Donald Acklin was a member of one of Toledo's oldest and best known families that founded Acklin Stamping Company. He was socially prominent and widely known as a horseman and polo player. For many years he was a vice president of the Ohio State Board of Agriculture in charge of the Horse Division.
In 1931 Mr. Acklin was accidentally killed by carbon monoxide fumes while painting and working on an automobile in his garage behind where he was living at the time at 409 East Front Street.
The Acklin House
576 East Front St.
This river estate, called Needmore, was originally the farm of Col. George P. Greenhalgh, son-in-law and business partner of William A. Walbridge. It was acquired by Duane Stranahan Sr., son of Champion Spark Plug founder Frank D. Stranahan, in the late 1930s. The architect for the building was Toledo's Mills, Rhines, Bellman & Nordhoff. Landscaping was created by Ellen Shipman, the interior design by Helen Irwin, and the outbuildings by Alfred Hopkins, all of New York.
The house is Colonial Revival in style, built of fieldstone and clapboard with the cornice running the full length of the building.
Chimneys are on the ends for visual balance. Wings on the right side are clapboard while the main section is stone. Windows are straight-topped and rounded. The outbuildings (former stables and guest houses mainly) are examples of the Federal style.
Through efforts of the late Mrs. (Virginia) Stranahan, the entire property is now permanently preserved as a public learning facility called the 577 Foundation. The former V -shaped stables housed the show and polo horses of Greenhalgh, an avid horseman and artillery officer in World War I.
When the Carranor Club won the Midwest Circuit of the National Polo Association championship in the 1920s, ponies were brought into this open area for accolades and goodies during an outdoor dinner celebration.
The Duane Stranahan House
577 East Front St.
There are several log cabins still existing in Perrysburg, but there is only one that we know of that is not enclosed within a modern day house. That one is the Woolfert Cabin, which now sits upon the grounds of the 577 Foundation on East Front Street.
It originally sat on the bluff overlooking the river where it bends along East River Road less than a mile from town. The ground it rested on was part of the late George and Eleanor Roose estate, and with the exception of some 20 years, it was in the same family for several generations. The several acre riverside strip was acquired in 1873 by the Rev. George A. Adams, long-time pastor of the Presbyterian Church.
Mr. Adams was the grandfather of Mr. Roose who died in 1984, at the age of 89. The Roose property has since been subdivided and sold as individual home sites.
If information published some 60 years ago is accurate this structure could be the oldest building in the area. A Toledo newspaper article in the 1930s said that a pioneer named Woolfert, about which nothing more is known, chopped down trees and built the cabin in 1803 or 1804. That was just 10 years after the Indians here in Northwest Ohio were subdued by Anthony Wayne in the Battle of Fallen Timbers.
At the time it was built, the two-story cabin sat in heavy timber which provided the white ash logs that are held together by black walnut pegs. By the time of World War I, as still-living residents can recall it, the cabin was in a dilapidated stage, with the roof caving in. One nearby resident remembers defying parental admonishments by playing in it as a child and showing a bloodstained floor where an Indian was supposed to have scalped one or more wives. That was quite probably a childhood fantasy, but other stories are perhaps less legendary.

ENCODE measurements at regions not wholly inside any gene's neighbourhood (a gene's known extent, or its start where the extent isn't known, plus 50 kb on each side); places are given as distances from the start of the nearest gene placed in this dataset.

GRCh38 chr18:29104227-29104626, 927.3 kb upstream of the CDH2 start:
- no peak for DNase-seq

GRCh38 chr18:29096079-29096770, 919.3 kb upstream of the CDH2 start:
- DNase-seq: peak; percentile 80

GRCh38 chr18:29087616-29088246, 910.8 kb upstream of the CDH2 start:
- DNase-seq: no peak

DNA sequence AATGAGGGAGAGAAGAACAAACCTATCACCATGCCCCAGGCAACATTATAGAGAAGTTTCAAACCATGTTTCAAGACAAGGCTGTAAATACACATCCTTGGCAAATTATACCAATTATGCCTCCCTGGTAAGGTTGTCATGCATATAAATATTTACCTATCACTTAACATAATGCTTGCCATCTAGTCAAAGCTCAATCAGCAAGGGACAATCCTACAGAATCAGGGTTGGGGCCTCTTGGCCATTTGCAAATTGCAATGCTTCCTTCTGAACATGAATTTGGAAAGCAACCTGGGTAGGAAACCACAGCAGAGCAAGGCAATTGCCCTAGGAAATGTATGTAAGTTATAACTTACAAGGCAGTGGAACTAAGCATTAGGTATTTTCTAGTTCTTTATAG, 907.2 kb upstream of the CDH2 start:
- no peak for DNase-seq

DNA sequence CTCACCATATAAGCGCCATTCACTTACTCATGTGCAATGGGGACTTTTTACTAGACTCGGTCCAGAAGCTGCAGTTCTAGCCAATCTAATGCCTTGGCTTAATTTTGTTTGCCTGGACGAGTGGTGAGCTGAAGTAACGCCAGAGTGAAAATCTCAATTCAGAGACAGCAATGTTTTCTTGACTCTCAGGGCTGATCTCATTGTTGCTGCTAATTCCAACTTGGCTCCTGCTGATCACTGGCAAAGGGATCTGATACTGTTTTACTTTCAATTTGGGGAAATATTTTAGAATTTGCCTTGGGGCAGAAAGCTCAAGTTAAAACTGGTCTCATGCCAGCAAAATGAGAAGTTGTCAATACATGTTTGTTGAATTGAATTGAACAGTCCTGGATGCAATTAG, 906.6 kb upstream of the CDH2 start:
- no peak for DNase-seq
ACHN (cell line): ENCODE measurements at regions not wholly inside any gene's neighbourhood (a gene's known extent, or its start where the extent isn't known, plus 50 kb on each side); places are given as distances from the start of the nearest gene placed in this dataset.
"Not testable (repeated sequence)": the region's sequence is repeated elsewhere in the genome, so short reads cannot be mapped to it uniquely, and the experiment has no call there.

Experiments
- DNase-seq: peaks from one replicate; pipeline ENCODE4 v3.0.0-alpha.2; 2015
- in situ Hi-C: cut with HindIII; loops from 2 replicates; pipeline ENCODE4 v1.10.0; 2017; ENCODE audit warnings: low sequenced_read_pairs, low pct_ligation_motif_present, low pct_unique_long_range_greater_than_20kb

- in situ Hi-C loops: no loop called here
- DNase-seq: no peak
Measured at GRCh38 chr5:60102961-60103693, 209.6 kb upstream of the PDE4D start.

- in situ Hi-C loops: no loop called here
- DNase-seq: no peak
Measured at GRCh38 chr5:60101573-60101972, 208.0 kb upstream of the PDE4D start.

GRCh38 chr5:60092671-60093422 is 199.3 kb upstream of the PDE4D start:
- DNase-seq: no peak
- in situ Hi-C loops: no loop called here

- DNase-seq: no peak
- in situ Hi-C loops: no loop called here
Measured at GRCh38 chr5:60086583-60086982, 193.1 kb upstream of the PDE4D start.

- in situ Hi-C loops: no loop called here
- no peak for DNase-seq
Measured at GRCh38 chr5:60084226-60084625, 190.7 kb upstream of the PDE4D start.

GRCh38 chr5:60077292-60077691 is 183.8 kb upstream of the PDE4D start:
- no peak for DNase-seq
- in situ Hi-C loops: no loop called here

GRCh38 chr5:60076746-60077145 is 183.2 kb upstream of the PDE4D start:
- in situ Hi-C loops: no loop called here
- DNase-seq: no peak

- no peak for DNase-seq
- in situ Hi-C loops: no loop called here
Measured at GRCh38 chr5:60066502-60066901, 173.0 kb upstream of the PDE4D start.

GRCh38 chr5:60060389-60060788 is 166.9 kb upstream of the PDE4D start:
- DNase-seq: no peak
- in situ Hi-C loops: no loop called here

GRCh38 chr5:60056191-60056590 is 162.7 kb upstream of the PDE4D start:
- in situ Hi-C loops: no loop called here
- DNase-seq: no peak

Once a family of 11 crowded the place. Once it appears to have been part of a bootleg operation since a stash of bottles and remains of a still were uncovered close to a nearby well. And once a newspaper account said it was a camera site for a cowboy movie. But over the years a large number of people have lived in the old place, including the James Marriott family who arrived from England in 1884 and whose nine children were born in the cabin.
When Mr. and Mrs. Roose made plans to build their home on the property in the 1930s, they set up housekeeping in the cabin during construction. They first modernized it with electricity and plumbing, replaced the roof and windows, replaced mud chinking with cement, and restored the logs (that had been painted white) to their natural look. Over the years they made it into an attractive guest home, with all the amenities.
George A. Adams, the third owner of the property, was born on Martha's Vineyard off the coast of Massachusetts in 1821. He came to Ohio with his parents five years later and lived near Cleveland. He later lived in Buffalo, New York, and was educated at Oberlin College, after which he taught school before studying for the ministry.
In 1856, he came to Perrysburg to take charge of a Presbyterian congregation then worshipping in a rented Universalist Church building on the corner across the street where Saint Rose Church is located. For the next 47 years the Reverend George Adams was pastor, taking time out for about a year and a half to serve as chaplain of the 12th Ohio Cavalry during the Civil War. He was a prominent member of the Maumee Valley Pioneer Association, the local Masonic lodge, and the Toledo Pastor's Union. He died in 1903, at the age of 82, still the active pastor.